Lexie seemed to benefit the most. She flourished in this new-found sense of freedom. She quickly adapted to the idea that she could go into the yard whenever she wanted. To this day, she’ll often get up in the middle of the night, and wander out back for a while.

So, Charlie learned how to come in using the dog door. Learning how to exit took more work. He would stare at the door, and poke at it with his nose, making the plastic door sway to and fro. But he seemed nervous about actually jumping through.

Armed with a pocket full of puppy biscuits, I walked outside, an closed the door behind me. Then I pointed my iPhone toward the doggie door and waited. I saw Charlie’s nose poke out a couple times. The nothing. I called out his name, then Lex ran out.

“Charlieeeeeeee!” I did my best to lure him through the rectangle in the door. Finally he popped out, and he jumped up on me, looking for his treat. Well deserved!

Our hope and fear: Did we work with Charlie enough to adequately housebreak him? He was just barely starting to sit by the back door this morning when he broke on through to the other side.

Learning this skill so young clearly is a blessing and a curse. We’re happy that he can let himself out. But the question is, will he go once he’s out there? He’s been known to play in the yard for a good hour, then come inside to poop on the laundry pile. I’m guessing we’ll have to follow him outside and praise each time he lifts his leg. And we’ll need to vigilantly scan the guest bedroom and basement for special deposits.

After a sweep of the basement, it’s clear we have trouble brewing.

NEXT: Learning to love the crate.

Veterinary adventures


I’ve got worms in my where?!?

Charlie has taken to pooping in the spare bedroom.

The lil’ stinker manages to hold his pee for outside. But on more than one occasion we have discovered presents waiting for us in our back room. So this morning, when he disappeared for exactly 60 seconds, then casually trotted back into the front room, something told me to go check things out.

I looked under the dressing table (he’s scouted that spot before) and all was clear. However, my nose told me otherwise. I scannned the floor, then looked up on the bed. Oh. No.

Not the bed.

Right where the cat usually spreads out in the sun, Charlie had left us a couple of his finest specimens. A friend had told me the best way to deal with this was to grab the dog and the poo, then take them outside to show the dog where to properly make a deposit. So I grabbed Charlie, plopped him up on the bed and prepared to pick up the tootsies to take outside.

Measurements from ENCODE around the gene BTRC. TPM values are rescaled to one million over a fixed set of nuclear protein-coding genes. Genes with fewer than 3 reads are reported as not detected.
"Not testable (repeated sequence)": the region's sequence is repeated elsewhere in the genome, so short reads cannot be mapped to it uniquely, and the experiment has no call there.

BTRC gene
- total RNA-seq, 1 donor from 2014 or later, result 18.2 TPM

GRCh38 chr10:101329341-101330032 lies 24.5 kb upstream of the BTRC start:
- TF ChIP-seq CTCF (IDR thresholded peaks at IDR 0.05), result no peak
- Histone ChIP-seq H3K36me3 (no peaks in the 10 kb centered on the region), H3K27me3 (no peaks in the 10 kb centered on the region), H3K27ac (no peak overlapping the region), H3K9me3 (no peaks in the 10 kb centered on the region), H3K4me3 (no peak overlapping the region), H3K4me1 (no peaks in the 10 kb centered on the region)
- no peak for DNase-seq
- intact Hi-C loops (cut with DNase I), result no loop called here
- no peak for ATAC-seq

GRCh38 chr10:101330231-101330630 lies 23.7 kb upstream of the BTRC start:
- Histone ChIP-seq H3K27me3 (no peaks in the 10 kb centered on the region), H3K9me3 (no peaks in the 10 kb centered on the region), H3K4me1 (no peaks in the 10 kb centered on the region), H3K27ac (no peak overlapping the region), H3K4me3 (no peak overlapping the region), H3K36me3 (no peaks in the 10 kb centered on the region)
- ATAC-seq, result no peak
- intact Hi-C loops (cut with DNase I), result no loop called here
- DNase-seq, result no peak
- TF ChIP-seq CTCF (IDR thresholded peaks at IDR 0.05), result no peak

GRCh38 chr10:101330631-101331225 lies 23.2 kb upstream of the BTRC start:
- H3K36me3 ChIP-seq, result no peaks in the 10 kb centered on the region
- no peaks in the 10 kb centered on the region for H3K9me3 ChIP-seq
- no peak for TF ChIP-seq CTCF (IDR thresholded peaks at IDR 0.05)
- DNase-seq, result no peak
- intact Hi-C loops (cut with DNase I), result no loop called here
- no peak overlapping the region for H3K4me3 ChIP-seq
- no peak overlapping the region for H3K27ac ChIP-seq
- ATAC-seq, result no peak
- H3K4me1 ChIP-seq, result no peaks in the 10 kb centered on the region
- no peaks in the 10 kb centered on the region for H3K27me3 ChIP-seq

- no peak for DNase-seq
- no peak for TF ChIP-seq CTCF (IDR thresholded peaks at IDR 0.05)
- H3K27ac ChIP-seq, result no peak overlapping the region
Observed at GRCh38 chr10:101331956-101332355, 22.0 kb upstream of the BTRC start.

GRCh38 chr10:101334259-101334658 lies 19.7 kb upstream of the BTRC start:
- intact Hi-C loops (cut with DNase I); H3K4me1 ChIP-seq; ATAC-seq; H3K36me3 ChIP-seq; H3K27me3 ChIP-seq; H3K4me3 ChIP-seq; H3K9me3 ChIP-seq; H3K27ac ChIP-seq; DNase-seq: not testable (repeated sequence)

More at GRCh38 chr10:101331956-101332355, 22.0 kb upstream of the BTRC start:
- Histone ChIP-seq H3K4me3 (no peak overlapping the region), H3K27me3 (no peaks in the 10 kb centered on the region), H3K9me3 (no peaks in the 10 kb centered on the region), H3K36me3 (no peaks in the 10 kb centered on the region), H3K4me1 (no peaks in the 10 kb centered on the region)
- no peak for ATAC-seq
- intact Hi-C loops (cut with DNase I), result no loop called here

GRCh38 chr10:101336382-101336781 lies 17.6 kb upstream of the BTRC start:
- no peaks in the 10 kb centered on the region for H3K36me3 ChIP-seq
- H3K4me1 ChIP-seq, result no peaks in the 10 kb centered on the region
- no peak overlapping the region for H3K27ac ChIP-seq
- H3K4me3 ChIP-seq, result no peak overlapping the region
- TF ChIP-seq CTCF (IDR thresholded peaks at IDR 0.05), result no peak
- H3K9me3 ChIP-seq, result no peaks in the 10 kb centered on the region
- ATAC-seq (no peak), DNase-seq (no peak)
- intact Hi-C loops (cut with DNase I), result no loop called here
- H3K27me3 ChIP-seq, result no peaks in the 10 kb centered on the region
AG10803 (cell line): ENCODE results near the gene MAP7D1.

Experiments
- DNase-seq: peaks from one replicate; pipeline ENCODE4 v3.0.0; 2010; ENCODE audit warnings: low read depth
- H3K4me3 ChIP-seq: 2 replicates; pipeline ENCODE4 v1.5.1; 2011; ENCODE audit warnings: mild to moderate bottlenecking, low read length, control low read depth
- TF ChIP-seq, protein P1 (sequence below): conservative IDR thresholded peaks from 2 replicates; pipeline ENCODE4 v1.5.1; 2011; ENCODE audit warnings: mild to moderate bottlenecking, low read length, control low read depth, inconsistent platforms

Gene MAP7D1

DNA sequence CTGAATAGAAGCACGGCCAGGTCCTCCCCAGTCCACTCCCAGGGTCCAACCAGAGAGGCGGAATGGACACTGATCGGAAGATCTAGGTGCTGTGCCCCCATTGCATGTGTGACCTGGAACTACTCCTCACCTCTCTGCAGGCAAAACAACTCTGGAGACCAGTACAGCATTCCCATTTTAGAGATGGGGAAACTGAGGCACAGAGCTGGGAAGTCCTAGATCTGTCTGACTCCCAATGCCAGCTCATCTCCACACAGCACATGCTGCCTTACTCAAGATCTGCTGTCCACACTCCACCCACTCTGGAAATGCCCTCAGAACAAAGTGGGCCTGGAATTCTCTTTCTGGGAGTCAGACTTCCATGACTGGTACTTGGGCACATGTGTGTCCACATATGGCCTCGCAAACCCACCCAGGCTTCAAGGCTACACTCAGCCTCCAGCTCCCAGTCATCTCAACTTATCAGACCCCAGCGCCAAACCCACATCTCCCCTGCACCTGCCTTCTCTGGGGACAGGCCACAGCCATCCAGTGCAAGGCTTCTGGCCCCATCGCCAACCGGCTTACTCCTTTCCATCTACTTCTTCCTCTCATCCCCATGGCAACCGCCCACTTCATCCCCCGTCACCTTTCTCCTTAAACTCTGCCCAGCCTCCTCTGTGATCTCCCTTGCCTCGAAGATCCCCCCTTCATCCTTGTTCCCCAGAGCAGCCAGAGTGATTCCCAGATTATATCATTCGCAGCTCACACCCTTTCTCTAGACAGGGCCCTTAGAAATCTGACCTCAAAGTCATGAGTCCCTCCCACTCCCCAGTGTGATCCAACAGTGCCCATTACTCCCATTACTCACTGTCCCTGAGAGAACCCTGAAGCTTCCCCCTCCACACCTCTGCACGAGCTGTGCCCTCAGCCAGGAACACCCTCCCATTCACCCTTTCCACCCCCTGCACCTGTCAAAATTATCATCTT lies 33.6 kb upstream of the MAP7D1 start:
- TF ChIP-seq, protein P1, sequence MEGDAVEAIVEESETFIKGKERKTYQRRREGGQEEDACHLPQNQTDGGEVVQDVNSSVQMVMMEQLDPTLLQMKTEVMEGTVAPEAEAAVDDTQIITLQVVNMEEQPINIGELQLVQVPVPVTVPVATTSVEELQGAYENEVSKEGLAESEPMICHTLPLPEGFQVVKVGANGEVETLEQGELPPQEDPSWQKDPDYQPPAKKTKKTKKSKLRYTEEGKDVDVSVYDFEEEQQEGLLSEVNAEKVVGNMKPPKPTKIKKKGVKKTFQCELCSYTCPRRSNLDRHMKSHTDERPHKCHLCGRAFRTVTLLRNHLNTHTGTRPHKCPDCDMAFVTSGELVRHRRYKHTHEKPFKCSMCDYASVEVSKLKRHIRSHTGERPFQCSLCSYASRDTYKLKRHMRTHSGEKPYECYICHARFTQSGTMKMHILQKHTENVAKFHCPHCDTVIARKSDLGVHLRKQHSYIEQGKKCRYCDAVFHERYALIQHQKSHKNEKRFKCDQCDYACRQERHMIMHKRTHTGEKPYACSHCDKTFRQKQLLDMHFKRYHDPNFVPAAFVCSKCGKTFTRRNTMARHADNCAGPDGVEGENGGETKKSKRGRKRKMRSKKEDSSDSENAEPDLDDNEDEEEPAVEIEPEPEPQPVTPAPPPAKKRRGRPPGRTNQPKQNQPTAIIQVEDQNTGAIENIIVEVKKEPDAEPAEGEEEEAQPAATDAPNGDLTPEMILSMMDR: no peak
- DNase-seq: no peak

Until, the poop moved.

I blinked real hard. Yes. It was definitely moving. I screamed.

Matt ran into the room asking what was wrong. I pointed at the pile of poop, and screamed again.

“Worms!!”

I thought about the massive puppy makeout sessions I had with Charlie, and wondered if his kisses would give me worms, too. I immediately bagged the offending poo in a ziplock and called the vet. After securing a visit, I demanded to know if I could get worms, too. I mean, I had let Charlie lick my face after, ummm, I presume he licked his bum. I know, I know! Why would I do that?!? I had always heard that dog’s mouths are cleaner than humans. I believed the hype, until I got a dog with worms.

After getting a vague answer about my condition (because clearly it was all about me, at this point) I called my personal physician and asked the same question. At first they referred me to a vet, then acquiesced to my pleas and dug up an answer. The succintly told me that I would probably be OK as long as I didn’t eat the poop. Phew. For once, a problem I don’t have.

So Charlie went to the vet. And the bottom line is this:

Worms are no big deal. Really.

I guess it’s common for puppies to get these squiggly white things in their poop. I had no idea. And honestly, I can’t remember the last time I had a puppy. Lex was 1 when I adopted her. The same for Lili. Still, my friends and the vet assured me this is a normal complication. We even received a concerned text from his foster mom, Gail!

The vet checked his vaccination history, and while Charlie had been dewormed once, it was time for another treatment. While we were there, we got his next round of puppy shots.

And we had the vet settle a bet.

When we first saw Charlie’s profile, it said he is a border collie/brittany spaniel mix. I can totally see it. Matt is convinced that Charlie is border collie, but mixed with beagle. And for some reason (mostly I think because of his coloring and his size) a lot of people who meet him instantly ask if he’s a beagle.

So without any hints, or looking at our chart, we asked the vet to give us her opinion. Right away, she said border collie, then she paused. She then offered brittany spaniel or German shorthaired pointer.

Matt and I looked at each other and laughed.

“Definitely, a Heinz 57,” she decided.